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Sticking To The Same Sleeping Routine Is Good For Our Health

What time do you go to bed? Are you consistent on the time you go to bed and wake up? If possible, it is better to go to bed and get up at the same time during the week and at the weekend, says a new US study which has established a link between changes to sleeping schedules and metabolic disorders.

Difficulty in waking up on Monday morning could mean we are storing up trouble in terms of metabolic disorders and cardiovascular disease.
Deregulation of our circadian rhythms and our sleeping-waking schedules between the week and the weekend could lead to diabetes and cardiovascular disease.
Deregulation of our circadian rhythms and our sleeping-waking schedules between the week and the weekend could lead to diabetes and cardiovascular disease. 
Scientific research has already demonstrated that shift work increases the risk of metabolic disorders. The reason is thought to be the deregulation of our internal circadian clock which drives biological rhythms over a 24-hour day-night cycle and is followed by humans and animals.

Sleep disturbance is one of the factors behind the increase in metabolic disorders such as diabetes and obesity, even in people without health problems, says this study published on Nov 18 in The Journal of Clinical & Endocrinology Metabolism.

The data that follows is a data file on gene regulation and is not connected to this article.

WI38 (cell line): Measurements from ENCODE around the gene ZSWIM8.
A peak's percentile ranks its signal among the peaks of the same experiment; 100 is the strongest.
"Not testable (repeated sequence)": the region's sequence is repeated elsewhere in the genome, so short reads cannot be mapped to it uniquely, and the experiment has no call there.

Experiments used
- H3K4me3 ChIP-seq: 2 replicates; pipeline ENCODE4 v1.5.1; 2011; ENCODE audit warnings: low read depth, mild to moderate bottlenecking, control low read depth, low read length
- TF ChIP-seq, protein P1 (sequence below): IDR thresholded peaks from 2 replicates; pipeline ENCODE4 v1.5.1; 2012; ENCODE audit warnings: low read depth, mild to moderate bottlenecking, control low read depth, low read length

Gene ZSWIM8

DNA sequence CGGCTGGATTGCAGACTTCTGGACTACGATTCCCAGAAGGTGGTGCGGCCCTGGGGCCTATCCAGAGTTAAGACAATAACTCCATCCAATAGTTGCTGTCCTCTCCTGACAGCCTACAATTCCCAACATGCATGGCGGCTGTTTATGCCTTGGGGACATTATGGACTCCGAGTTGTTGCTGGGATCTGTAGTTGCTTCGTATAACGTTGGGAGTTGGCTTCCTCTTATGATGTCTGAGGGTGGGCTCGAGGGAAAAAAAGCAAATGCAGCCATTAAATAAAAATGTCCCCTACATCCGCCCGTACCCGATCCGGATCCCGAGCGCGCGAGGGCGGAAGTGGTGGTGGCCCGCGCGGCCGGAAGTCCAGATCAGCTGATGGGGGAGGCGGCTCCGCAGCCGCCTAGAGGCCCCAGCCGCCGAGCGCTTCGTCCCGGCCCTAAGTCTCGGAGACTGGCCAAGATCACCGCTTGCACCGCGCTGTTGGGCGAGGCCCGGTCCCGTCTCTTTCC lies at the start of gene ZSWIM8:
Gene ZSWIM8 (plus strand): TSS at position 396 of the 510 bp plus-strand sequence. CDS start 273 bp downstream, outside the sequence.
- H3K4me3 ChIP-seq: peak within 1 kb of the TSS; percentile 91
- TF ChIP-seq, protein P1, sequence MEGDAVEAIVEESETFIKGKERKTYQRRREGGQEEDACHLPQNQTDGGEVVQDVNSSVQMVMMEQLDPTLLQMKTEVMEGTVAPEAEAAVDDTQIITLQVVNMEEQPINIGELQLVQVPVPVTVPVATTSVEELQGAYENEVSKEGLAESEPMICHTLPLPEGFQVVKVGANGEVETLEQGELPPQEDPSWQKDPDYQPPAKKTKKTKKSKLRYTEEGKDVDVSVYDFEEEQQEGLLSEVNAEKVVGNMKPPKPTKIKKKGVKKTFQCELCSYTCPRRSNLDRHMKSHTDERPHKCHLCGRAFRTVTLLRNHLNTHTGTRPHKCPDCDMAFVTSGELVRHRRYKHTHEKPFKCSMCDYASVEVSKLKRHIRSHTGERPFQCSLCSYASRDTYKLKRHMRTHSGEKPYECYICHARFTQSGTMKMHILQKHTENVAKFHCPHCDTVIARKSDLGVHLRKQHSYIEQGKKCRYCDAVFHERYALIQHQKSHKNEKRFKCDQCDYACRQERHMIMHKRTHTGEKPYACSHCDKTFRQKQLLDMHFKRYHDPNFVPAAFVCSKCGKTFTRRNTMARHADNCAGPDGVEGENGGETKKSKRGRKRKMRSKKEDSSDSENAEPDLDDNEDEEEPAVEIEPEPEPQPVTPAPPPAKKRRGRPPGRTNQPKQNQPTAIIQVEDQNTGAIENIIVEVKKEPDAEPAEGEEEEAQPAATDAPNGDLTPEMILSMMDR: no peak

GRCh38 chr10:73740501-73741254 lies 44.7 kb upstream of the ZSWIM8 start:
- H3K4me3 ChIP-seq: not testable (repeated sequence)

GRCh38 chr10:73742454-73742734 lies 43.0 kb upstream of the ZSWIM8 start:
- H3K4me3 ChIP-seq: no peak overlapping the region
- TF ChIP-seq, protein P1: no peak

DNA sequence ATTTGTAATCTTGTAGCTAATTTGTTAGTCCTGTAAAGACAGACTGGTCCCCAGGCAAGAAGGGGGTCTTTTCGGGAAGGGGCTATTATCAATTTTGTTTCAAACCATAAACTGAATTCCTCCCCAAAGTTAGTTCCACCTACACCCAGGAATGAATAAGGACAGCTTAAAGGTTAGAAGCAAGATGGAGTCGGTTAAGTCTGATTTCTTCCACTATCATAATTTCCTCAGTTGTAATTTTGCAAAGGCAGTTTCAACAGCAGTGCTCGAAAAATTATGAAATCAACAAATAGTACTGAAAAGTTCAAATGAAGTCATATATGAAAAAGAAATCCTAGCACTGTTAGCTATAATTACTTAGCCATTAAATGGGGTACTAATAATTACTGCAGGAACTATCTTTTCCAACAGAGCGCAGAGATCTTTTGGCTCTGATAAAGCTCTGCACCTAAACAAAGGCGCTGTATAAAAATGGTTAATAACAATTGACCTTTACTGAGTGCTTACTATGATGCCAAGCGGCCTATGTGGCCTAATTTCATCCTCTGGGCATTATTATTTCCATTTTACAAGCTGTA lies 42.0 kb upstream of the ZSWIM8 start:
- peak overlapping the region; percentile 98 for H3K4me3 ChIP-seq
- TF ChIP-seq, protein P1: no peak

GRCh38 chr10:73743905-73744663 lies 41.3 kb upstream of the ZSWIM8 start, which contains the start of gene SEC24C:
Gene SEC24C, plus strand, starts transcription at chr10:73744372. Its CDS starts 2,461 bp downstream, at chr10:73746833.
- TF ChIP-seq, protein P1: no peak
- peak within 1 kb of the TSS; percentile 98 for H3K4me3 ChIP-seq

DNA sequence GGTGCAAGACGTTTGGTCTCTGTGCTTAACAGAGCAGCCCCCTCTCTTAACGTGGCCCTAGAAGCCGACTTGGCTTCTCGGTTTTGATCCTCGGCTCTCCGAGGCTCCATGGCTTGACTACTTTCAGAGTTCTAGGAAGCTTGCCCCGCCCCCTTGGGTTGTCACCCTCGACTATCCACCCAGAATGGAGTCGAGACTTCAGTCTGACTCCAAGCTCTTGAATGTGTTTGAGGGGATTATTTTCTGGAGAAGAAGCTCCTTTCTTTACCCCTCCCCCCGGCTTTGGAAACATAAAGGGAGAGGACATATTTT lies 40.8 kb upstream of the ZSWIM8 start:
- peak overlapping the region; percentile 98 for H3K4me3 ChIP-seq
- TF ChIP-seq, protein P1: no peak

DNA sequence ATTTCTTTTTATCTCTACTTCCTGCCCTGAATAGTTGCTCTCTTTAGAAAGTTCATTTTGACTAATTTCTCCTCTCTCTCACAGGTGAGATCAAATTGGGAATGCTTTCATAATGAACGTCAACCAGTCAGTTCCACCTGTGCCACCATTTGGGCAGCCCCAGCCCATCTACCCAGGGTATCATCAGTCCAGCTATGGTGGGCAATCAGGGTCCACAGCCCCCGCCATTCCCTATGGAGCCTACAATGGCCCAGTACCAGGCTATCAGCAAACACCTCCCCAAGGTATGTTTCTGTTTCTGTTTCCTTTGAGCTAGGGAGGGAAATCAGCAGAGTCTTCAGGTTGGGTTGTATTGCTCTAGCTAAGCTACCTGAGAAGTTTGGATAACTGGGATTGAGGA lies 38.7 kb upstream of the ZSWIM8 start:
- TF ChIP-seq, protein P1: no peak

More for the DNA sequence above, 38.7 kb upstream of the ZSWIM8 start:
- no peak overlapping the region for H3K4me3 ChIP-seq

A team of researchers from the University of Pittsburgh in Pennsylvania in the US analysed the sleep schedule and the cardio-metabolic risk of 447 men and women, who were participants in phase 2 of the Adult Health and Behaviour Project study.

They were aged between 20 and 54, worked at least 25 hours per week and wore wristbands measuring their movement and sleep 24 hours a day for a week. The volunteers also filled in questionnaires informing the researchers about their dietary habits and physical activity.

The team noted that almost 85% of the participants had a lag in their sleep cycles, waking later on their days off than on workdays, while 15% had a shorter cycle, meaning they woke earlier at the weekend than during the week.

The volunteers with the biggest lag in their sleep schedule between working and non-working days had worse levels of cholesterol, higher insulin resistance, a larger waist measurement and greater BMI (Body Mass Index) compared to the others, the team noted.

This "social jet lag" remained, even when the scientists adjusted for other sleep and lifestyle variables, such as physical activity and caloric intake.

"Social jetlag refers to the mismatch between an individual's biological circadian rhythm and their socially imposed sleep schedules," said Patricia M.Wong, lead author of the study. "Other researchers have found that social jetlag relates to obesity and some indicators of cardiovascular function."

"However, this is the first study to extend upon that work and show that even among healthy, working adults who experience a less extreme range of mismatches in their sleep schedule, social jetlag can contribute to metabolic problems. These metabolic changes can contribute to the development of obesity, diabetes and cardiovascular disease."
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